Updated: Aug 18, 2020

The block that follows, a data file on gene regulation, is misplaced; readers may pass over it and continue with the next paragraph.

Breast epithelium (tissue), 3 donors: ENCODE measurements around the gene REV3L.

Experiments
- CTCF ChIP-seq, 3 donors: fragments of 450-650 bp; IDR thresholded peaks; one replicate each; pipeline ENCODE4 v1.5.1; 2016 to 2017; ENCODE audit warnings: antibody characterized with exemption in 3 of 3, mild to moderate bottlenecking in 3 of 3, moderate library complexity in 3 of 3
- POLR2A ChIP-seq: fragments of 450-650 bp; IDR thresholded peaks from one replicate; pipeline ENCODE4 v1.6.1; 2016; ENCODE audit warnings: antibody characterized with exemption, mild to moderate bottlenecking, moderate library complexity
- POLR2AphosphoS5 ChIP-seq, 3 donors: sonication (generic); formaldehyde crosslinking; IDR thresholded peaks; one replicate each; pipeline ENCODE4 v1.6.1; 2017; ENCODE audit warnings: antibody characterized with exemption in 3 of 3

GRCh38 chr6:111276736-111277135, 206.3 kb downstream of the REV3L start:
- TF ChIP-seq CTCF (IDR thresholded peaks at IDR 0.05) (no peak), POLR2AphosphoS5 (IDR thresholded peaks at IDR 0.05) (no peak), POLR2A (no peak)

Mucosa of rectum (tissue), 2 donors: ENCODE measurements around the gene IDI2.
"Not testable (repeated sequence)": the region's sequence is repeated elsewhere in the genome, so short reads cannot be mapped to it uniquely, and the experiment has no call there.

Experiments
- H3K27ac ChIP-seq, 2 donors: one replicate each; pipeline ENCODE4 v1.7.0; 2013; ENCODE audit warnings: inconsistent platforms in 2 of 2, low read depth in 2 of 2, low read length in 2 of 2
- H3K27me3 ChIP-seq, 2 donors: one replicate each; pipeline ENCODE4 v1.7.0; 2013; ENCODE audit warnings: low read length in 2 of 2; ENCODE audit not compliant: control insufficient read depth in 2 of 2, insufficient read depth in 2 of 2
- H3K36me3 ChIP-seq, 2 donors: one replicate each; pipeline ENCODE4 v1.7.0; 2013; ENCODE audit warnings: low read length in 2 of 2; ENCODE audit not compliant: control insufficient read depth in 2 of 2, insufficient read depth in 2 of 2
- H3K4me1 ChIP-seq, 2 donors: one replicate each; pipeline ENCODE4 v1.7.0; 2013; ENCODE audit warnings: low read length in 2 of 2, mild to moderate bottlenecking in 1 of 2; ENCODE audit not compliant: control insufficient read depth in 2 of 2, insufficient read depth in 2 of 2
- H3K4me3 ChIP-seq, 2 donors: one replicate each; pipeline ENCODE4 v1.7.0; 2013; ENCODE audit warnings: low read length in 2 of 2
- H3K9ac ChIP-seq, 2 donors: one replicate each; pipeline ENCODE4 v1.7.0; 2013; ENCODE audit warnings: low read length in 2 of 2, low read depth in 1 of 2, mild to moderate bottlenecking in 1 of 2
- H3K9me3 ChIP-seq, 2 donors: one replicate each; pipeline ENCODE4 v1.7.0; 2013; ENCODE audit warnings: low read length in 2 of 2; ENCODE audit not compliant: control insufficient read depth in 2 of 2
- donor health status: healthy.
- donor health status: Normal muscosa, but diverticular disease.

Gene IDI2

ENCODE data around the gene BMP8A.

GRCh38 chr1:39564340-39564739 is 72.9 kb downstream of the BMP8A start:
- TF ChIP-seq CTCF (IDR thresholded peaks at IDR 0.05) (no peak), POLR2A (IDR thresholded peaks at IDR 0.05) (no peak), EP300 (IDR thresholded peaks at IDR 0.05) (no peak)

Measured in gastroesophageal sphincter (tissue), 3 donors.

There is a part of the city that is so vast it could be considered the 6th borough if it had its own area code. Beneath the streets and buildings, there is 872 miles of track that can move you from southern Brooklyn to the north Bronx for less than a late-night latte. This underground world we simply call “The Subway” is a place alive with the sights and sounds of urbanity. New York has been called a melting pot since it first opened its doors to European colonists in its early days. Now it’s the home to over 1000 cultures and more than 800 languages from all over the world and if you want to get a good sampling of this alphabet soup, look no further than the NY subway. On any given train, regardless of time or direction, you will find a mix of cultures greater than the UN General Assembly. There is no segregation of race, religion or class. In the underground world, the Wall Street broker and the Halal truck operator pay the same $2.75 to share a public space devoid of status or distinction, jammed into the same cars, fighting for the same seats or strap to hold steady. And in this mélange there is a camaraderie, a sense of “we're all in this together” and “please pray the train doesn’t stop” kind of vibe that binds us all together. There are the unspoken rules that everyone follows, like “don’t make eye contact” and “all touching is strictly taboo, even on a crowded train”, and these rules help keep the sanity in an otherwise chaotic mesh of humans. In many ways, it is a true microcosm of what it means to live in a democracy. Grand Central Silver is inspired by the majestic train station located east of Times Square on 42nd St. but the slightly metallic silver hue is in honor of all the trains and the stations and the five and a half million people who ride them underground every day.